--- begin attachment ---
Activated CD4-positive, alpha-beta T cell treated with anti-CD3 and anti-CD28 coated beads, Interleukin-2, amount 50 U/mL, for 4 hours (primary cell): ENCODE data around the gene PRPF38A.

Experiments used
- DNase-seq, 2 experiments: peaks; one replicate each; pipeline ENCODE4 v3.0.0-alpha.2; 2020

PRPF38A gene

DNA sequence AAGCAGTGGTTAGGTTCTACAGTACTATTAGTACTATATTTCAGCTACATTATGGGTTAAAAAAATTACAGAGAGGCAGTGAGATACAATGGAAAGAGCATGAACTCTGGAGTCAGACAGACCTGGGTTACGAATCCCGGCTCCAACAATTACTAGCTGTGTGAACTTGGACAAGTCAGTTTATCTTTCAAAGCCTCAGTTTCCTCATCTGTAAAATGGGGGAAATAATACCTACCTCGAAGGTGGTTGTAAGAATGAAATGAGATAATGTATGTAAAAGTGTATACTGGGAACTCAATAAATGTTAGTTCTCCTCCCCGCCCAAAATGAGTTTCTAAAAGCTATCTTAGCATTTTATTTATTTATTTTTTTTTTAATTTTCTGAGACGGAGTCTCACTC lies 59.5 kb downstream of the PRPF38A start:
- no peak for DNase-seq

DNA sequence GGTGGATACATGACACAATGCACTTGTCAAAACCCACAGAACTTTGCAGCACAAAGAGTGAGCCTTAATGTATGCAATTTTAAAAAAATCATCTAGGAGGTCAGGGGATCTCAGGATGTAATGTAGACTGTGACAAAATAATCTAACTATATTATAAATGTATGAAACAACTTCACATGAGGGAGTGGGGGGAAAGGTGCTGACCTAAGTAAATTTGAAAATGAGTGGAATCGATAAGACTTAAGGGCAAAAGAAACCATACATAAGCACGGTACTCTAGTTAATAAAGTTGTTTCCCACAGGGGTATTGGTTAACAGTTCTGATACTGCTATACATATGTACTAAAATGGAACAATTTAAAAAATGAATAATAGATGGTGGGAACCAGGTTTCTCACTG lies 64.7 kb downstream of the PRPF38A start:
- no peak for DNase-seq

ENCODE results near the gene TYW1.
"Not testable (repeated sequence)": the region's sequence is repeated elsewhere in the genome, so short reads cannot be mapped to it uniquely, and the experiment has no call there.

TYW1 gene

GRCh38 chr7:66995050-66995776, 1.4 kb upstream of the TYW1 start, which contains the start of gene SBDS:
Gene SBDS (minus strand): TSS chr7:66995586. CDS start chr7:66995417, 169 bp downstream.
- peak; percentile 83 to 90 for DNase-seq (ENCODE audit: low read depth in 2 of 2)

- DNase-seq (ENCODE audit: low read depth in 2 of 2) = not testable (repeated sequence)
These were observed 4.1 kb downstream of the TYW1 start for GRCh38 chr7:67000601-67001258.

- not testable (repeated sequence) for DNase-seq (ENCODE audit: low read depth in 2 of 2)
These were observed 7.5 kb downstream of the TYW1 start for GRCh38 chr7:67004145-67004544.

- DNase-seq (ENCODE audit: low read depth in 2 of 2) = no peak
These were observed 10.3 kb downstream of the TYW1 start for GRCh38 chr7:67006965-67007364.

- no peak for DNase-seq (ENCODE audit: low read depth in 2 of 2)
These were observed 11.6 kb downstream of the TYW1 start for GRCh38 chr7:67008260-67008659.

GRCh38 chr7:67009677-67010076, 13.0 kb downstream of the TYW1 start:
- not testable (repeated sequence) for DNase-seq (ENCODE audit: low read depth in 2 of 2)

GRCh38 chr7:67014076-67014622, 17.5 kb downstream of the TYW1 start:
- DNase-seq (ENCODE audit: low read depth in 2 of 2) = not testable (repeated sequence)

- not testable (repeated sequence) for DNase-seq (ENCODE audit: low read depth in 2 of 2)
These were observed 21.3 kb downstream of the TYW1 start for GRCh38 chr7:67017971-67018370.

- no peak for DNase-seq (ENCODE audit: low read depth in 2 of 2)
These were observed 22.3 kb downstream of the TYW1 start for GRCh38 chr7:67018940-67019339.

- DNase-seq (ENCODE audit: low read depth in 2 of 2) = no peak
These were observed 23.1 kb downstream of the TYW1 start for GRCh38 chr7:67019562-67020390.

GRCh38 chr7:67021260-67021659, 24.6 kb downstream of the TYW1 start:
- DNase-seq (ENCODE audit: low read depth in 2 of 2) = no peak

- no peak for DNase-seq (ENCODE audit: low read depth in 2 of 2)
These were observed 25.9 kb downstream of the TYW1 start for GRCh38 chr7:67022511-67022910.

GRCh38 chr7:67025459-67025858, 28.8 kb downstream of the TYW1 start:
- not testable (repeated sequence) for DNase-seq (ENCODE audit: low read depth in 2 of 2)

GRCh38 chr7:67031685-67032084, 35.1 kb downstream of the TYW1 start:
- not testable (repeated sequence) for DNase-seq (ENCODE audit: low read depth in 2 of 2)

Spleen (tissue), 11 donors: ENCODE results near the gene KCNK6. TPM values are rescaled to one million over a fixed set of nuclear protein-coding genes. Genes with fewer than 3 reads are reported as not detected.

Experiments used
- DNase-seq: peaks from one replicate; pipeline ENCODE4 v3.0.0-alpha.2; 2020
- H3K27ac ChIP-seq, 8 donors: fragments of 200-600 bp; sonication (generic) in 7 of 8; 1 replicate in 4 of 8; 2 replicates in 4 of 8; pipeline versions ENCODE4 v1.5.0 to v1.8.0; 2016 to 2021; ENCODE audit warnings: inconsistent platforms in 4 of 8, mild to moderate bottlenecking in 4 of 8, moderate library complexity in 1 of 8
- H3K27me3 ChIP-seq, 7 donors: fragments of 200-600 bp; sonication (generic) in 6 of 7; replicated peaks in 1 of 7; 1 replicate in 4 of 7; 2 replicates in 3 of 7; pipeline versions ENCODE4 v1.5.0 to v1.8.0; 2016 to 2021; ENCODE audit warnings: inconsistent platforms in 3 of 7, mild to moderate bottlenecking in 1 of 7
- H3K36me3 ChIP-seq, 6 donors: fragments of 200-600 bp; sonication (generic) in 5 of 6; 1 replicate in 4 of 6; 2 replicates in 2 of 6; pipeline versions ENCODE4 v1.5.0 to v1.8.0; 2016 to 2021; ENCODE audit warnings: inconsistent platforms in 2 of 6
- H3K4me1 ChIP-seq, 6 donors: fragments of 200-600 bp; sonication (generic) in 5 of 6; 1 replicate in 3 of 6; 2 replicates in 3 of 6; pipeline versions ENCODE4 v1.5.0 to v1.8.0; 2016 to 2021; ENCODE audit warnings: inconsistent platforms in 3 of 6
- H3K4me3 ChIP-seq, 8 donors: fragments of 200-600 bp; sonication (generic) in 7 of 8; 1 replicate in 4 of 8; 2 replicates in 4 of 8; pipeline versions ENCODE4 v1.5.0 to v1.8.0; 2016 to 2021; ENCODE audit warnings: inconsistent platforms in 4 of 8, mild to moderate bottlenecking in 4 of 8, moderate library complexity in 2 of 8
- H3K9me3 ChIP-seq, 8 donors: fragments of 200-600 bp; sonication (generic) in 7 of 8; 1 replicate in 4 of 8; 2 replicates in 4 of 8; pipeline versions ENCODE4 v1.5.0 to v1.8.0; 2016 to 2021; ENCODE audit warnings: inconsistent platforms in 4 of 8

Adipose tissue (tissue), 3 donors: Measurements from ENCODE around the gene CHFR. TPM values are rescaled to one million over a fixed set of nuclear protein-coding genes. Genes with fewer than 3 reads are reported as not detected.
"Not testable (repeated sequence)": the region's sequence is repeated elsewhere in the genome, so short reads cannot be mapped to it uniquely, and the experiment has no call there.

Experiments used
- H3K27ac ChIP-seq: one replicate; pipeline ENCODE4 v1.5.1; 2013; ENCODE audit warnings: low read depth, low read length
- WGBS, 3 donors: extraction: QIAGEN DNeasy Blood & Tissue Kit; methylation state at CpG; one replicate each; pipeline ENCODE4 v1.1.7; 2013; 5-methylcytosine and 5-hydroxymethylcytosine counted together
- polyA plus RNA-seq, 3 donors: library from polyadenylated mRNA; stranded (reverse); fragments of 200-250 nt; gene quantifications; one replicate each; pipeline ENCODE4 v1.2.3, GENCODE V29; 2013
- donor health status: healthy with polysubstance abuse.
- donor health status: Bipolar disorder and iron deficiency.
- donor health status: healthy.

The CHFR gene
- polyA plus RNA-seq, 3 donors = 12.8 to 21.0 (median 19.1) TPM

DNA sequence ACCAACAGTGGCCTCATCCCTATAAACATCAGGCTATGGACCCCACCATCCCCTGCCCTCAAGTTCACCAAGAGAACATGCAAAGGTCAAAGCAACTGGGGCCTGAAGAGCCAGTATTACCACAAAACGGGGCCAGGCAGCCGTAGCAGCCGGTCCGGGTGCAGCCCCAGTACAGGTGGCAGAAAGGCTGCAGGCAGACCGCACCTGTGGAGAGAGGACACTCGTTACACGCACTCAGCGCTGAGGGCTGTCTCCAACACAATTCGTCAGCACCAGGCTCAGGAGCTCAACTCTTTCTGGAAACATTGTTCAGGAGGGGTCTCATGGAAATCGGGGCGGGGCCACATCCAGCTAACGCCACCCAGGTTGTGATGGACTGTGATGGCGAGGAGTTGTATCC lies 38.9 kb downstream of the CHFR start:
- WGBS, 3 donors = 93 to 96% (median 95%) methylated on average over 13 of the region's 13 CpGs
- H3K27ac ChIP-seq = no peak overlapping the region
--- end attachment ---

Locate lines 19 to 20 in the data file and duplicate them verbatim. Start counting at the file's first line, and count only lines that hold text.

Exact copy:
- DNase-seq (ENCODE audit: low read depth in 2 of 2) = no peak
These were observed 10.3 kb downstream of the TYW1 start for GRCh38 chr7:67006965-67007364.